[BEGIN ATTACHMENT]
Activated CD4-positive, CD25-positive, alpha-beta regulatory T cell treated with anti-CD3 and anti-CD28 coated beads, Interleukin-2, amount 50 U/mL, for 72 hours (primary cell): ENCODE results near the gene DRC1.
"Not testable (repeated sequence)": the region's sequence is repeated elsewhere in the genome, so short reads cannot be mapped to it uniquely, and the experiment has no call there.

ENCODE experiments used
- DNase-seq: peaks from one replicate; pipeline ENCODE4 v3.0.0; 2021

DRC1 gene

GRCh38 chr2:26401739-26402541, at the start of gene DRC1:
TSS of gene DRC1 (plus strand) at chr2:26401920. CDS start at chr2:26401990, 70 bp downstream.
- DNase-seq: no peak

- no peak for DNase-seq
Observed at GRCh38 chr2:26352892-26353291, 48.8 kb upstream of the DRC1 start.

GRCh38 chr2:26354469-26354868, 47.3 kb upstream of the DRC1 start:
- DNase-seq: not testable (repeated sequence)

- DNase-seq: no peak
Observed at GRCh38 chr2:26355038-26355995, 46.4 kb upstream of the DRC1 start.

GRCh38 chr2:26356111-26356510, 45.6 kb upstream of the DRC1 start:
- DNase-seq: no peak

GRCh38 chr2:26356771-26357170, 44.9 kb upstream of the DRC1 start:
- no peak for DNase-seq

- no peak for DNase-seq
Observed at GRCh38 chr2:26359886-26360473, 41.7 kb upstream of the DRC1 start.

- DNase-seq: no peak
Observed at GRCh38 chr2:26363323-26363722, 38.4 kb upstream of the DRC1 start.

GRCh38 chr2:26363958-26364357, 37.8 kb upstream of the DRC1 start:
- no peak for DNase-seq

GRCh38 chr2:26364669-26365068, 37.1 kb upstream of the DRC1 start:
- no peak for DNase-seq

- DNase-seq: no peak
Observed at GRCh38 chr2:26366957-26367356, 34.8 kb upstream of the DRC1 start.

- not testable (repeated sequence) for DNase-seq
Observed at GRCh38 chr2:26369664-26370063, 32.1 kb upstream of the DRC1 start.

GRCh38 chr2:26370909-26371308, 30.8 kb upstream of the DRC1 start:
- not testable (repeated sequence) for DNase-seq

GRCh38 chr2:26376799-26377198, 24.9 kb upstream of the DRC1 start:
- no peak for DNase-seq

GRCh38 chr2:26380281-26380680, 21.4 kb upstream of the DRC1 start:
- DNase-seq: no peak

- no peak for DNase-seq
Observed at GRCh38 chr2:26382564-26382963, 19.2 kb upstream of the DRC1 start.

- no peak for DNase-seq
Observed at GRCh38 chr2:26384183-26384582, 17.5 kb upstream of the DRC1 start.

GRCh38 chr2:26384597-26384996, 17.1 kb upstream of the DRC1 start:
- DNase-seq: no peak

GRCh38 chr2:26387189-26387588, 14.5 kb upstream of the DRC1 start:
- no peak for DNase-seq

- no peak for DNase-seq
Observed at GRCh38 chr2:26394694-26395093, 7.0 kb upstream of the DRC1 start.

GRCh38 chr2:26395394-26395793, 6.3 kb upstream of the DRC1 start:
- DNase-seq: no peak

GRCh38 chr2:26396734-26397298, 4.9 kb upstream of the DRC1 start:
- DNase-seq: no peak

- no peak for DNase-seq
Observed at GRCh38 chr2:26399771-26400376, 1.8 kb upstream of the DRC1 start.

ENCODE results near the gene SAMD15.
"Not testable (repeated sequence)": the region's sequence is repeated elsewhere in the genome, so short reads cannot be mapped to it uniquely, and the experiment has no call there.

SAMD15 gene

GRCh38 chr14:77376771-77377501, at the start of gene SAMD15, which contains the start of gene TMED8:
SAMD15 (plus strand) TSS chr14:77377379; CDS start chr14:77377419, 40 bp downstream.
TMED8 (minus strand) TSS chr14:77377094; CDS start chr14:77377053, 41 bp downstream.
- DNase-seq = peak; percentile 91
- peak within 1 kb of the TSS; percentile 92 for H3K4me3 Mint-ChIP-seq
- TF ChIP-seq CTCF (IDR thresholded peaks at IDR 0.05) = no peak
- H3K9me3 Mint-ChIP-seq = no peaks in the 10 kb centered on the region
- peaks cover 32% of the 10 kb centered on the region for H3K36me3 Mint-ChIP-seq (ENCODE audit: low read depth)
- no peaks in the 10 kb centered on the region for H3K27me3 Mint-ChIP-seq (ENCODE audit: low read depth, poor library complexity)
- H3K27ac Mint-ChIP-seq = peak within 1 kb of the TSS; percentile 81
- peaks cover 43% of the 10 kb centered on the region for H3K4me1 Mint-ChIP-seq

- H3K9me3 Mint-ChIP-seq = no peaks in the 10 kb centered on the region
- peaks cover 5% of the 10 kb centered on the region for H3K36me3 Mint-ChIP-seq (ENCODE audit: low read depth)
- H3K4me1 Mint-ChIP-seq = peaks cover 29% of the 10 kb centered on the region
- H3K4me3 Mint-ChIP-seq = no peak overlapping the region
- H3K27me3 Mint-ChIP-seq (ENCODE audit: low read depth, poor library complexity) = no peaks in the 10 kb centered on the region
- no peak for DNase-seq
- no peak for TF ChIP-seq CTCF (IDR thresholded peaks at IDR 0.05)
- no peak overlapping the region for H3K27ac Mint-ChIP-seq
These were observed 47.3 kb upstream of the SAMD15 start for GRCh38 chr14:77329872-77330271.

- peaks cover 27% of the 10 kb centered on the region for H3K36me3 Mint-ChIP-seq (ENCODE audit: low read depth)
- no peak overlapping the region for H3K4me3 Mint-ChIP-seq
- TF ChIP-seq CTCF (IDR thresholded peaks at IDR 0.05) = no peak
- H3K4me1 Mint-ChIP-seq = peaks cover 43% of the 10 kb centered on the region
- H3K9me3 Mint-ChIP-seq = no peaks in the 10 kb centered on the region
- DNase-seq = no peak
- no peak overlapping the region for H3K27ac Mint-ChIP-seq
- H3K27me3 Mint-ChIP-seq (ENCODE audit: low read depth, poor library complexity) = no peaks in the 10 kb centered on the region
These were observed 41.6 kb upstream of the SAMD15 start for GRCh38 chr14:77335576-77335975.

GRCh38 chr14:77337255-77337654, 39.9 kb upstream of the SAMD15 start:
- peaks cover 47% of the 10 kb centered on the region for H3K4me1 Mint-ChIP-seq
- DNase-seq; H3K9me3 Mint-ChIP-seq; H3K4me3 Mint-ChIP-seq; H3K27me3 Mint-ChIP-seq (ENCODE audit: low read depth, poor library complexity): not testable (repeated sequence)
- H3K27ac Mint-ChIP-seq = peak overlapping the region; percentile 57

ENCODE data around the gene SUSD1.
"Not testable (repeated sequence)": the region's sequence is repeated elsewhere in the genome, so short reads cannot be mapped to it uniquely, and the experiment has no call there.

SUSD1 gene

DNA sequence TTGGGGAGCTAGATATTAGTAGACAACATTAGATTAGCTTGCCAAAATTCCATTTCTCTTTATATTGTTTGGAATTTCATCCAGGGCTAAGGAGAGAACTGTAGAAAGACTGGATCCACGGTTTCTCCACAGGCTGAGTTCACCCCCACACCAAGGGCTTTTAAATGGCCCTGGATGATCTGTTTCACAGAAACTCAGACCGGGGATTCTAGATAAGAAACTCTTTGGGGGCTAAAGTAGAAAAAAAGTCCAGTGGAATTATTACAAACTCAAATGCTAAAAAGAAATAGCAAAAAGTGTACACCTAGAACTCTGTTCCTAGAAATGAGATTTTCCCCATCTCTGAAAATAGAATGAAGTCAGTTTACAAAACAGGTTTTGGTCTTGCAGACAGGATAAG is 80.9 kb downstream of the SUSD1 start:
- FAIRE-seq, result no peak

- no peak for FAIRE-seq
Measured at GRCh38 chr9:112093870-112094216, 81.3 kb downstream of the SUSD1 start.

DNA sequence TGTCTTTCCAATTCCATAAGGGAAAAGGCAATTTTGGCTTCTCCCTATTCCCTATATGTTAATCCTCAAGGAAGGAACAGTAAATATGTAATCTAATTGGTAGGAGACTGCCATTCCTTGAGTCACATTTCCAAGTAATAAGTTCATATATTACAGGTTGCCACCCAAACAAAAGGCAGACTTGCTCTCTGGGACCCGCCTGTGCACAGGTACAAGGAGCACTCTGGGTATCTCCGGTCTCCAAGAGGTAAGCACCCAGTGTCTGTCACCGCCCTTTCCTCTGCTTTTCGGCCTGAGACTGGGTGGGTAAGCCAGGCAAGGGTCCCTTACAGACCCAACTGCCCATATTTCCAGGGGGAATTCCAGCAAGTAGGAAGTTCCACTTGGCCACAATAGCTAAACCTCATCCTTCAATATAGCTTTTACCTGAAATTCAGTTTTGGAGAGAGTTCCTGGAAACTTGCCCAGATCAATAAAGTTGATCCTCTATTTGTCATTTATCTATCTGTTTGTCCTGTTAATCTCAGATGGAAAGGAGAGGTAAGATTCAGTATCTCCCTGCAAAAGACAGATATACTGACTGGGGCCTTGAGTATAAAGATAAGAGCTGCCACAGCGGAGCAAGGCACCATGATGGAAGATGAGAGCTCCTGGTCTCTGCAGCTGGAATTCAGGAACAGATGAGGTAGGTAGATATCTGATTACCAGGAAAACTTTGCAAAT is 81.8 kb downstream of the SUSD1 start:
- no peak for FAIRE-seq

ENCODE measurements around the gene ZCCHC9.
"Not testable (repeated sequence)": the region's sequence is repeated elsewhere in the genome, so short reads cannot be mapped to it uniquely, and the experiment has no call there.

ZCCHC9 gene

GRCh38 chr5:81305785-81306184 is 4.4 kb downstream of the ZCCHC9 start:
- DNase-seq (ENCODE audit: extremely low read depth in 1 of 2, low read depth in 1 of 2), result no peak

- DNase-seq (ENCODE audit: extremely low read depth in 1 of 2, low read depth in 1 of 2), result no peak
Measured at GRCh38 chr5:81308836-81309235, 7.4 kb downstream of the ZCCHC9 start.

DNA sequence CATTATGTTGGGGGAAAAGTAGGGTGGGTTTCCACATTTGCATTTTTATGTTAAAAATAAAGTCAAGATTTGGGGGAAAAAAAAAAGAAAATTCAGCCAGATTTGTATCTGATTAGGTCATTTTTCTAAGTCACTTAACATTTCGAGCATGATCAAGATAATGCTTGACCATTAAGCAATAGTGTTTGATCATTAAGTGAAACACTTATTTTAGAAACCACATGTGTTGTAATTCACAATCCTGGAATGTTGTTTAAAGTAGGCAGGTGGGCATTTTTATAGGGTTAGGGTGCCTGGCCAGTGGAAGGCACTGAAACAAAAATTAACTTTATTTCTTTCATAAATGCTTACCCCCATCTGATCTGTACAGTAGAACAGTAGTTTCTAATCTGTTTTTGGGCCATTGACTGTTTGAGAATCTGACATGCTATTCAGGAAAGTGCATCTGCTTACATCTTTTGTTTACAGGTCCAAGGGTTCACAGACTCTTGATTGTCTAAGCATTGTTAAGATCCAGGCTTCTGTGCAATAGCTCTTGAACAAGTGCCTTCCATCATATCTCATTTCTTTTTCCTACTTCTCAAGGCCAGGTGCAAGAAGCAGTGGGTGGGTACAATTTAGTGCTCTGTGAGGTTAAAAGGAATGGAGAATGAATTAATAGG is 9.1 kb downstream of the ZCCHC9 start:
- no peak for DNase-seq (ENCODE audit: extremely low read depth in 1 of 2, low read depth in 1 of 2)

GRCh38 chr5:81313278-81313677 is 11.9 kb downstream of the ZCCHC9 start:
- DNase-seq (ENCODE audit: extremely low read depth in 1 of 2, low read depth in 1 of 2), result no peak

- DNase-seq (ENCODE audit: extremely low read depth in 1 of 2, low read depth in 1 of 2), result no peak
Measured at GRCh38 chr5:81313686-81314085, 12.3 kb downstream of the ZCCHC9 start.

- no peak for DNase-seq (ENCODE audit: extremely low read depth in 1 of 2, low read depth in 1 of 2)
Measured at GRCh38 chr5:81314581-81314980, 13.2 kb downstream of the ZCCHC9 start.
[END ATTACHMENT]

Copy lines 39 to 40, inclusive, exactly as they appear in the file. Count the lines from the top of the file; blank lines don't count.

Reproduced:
- no peak for DNase-seq
Observed at GRCh38 chr2:26384183-26384582, 17.5 kb upstream of the DRC1 start.